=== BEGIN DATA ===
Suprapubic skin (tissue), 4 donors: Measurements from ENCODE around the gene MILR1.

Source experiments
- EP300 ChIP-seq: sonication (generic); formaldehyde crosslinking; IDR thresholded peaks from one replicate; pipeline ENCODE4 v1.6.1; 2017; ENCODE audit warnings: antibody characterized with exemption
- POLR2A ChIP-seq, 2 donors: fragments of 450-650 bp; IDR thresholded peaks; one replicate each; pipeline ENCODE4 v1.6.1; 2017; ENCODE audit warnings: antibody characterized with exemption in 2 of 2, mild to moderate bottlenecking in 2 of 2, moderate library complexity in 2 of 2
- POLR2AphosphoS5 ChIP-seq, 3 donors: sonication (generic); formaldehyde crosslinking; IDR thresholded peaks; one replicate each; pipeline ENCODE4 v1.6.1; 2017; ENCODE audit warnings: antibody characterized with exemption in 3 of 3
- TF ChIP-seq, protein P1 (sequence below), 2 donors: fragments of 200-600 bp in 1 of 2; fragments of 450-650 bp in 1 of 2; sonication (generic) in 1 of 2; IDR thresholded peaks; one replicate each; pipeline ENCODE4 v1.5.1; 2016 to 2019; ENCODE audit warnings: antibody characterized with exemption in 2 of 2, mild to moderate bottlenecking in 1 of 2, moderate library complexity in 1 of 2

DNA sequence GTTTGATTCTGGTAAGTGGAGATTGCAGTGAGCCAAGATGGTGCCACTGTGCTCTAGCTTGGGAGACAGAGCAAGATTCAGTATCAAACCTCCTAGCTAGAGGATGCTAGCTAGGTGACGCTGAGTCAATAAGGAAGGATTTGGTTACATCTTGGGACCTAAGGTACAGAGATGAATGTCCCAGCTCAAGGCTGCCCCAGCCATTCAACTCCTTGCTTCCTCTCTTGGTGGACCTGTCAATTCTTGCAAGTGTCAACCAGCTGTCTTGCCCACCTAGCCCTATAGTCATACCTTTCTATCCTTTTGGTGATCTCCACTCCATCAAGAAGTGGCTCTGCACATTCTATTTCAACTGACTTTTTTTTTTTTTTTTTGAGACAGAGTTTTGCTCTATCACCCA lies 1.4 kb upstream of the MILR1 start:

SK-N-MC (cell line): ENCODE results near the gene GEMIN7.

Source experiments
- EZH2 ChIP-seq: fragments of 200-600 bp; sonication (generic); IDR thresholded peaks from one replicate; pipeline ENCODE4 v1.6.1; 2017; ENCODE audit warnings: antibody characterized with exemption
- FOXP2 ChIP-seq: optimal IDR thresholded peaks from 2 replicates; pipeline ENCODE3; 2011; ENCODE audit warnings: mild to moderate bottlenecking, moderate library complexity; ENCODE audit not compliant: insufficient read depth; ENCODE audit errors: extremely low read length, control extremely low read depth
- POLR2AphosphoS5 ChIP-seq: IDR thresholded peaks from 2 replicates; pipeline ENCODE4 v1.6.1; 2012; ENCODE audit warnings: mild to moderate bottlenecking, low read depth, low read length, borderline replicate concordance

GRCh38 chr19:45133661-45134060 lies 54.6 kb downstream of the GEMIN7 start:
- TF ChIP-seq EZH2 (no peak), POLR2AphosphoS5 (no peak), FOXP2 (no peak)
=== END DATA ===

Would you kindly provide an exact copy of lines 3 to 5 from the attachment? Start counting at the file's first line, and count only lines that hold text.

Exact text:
- EP300 ChIP-seq: sonication (generic); formaldehyde crosslinking; IDR thresholded peaks from one replicate; pipeline ENCODE4 v1.6.1; 2017; ENCODE audit warnings: antibody characterized with exemption
- POLR2A ChIP-seq, 2 donors: fragments of 450-650 bp; IDR thresholded peaks; one replicate each; pipeline ENCODE4 v1.6.1; 2017; ENCODE audit warnings: antibody characterized with exemption in 2 of 2, mild to moderate bottlenecking in 2 of 2, moderate library complexity in 2 of 2
- POLR2AphosphoS5 ChIP-seq, 3 donors: sonication (generic); formaldehyde crosslinking; IDR thresholded peaks; one replicate each; pipeline ENCODE4 v1.6.1; 2017; ENCODE audit warnings: antibody characterized with exemption in 3 of 3